Previously, I had discussed the recent disdain I have found for both Marvel and DC; a disdain which led to my culling all of the titles from each publisher from my current pull list at my comic shop. I went on and into what I see as the inevitable future of the industry–an online-only model that replaces expensive and less profitable printed books with subscription services–but I lamented at the end that I droned on about that model too long and didn’t get into all of my thoughts.
But now I’m back!
Marvel and DC still have one edge over a lot of independent comics in my opinion: I may be outgrowing Marvel and DC’s storytelling conventions, but I am yet to outgrow superheroes. “Capes” or “Cape Books”, as they are sometimes derogatorily called, are still my jam. There’s just SO MUCH you can do with the genre, and so many allegories to make. My day to day life has problems with relationships and work. You know what my life doesn’t have? Laser vision! And whereas I do enjoy independent comics a great deal, it seems that they have, as a majority, left the Capes genre behind to focus on other topics [that, admittedly, comics as a medium haven’t focused on as well historically].
But let’s back up a bit.
Another big part of my falling away from Marvel and DC is my… I have no idea what is continuity anymore. I don’t know why there are approximately seven books in history called “Amazing Spider-Man #1″, I don’t know what from the past still “counts” in DC Comics, and I don’t know what war The Punisher fought in anymore. These books are constantly resetting and rebooting and sliding their timeline, and it is all wildly confusing. Since the X-Men are owned by MARVEL, and not Chris Claremont and John Byrne, the latter can be kicked off a book in favor of a new creative team that is free to work with, or not, their set plans. These are money-making characters that always have to exist, logic be damned!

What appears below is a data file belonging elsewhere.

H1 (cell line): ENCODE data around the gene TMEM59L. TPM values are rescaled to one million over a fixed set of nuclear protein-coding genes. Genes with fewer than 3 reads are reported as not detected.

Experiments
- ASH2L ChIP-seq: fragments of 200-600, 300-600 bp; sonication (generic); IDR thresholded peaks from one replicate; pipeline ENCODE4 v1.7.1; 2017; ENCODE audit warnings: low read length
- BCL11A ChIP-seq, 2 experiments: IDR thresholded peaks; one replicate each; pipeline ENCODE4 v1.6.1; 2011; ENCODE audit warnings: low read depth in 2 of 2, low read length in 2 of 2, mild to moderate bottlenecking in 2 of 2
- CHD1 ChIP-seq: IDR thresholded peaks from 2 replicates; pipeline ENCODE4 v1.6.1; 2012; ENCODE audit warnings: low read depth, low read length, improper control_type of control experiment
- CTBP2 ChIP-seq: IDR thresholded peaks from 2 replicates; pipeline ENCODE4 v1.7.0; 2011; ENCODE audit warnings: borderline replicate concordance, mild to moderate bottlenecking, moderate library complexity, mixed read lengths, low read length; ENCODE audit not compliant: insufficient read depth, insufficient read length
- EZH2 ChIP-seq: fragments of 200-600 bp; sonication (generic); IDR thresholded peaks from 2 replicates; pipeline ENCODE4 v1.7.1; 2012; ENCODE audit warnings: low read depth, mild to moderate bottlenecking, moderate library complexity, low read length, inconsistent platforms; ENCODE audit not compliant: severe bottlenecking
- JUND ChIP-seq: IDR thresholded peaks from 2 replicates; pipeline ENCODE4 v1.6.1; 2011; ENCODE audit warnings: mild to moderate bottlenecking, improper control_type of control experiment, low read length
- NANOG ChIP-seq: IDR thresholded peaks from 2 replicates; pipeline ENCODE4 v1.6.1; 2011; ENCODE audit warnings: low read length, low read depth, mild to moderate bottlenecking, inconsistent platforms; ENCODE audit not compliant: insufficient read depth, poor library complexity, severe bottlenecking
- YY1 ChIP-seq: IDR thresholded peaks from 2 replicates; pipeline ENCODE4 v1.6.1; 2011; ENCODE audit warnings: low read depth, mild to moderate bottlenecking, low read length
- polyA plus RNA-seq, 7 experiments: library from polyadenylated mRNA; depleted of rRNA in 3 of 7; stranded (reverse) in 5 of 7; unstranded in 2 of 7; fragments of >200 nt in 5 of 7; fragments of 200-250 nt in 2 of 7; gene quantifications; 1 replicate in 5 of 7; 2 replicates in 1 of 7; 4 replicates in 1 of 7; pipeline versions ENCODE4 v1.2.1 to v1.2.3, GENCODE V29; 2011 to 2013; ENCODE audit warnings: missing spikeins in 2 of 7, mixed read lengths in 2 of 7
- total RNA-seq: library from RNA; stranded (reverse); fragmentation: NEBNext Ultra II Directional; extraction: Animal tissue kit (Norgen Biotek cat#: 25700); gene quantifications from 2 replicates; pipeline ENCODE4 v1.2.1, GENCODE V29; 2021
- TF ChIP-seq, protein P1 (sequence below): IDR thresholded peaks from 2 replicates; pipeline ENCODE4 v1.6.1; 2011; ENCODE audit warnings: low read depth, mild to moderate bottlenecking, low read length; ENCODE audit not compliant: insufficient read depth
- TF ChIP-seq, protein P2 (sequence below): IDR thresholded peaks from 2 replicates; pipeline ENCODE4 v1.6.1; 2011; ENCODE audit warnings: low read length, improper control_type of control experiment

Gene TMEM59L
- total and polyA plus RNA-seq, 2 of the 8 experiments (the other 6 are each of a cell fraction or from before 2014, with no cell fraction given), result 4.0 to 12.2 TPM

I think what I’m starting to want as I get older is a story about super-powered individuals, but told with an adherence to canon… and also told with either an endgame in mind from the beginning or characters that age with the book.
As far as comics go, this explains why I have historically been a big fan of both The Savage Dragon and Invincible.
Both of these Image Comics series dealt with fun and relatable stories gussied up in a superheroic exterior, but they didn’t lose their own plots or try to have a character live eternally at the most marketable age. Both books’ characters aged more-or-less with the reader. Savage Dragon, for instance, had a son back in issue #35 in the mid-90’s. Now in the issue #250 range, that son is the star of the book. It’s generational!
When Marvel or DC try to do generational things, it’s more like… “Wally is the Flash now…. and BART is the Flash NOW! Wait, never mind, we got bored and Barry is back, but somehow not, like, 60 years old, which he should be. How many Robins have their been and Bruce Wayne is still, like, 35? Shut up and ignore that”.
How does this relate to manga?
Well, my experience with manga is mostly middling. I have way more experience and knowledge than folks who have always written it off, but far, far less than any aficionado. I own a few series, in part or in full, and I have read some chunks of others. But there is so very much I’ve never gotten into. I’ve had friends say “Oh, Stew, here’s another person who likes manga, so you’ll get along”, and then that new person invariably comes away thinking I’m a schmuck when I’m like, “I like Dragon Ball”.
But you know what… I DO like Dragon Ball.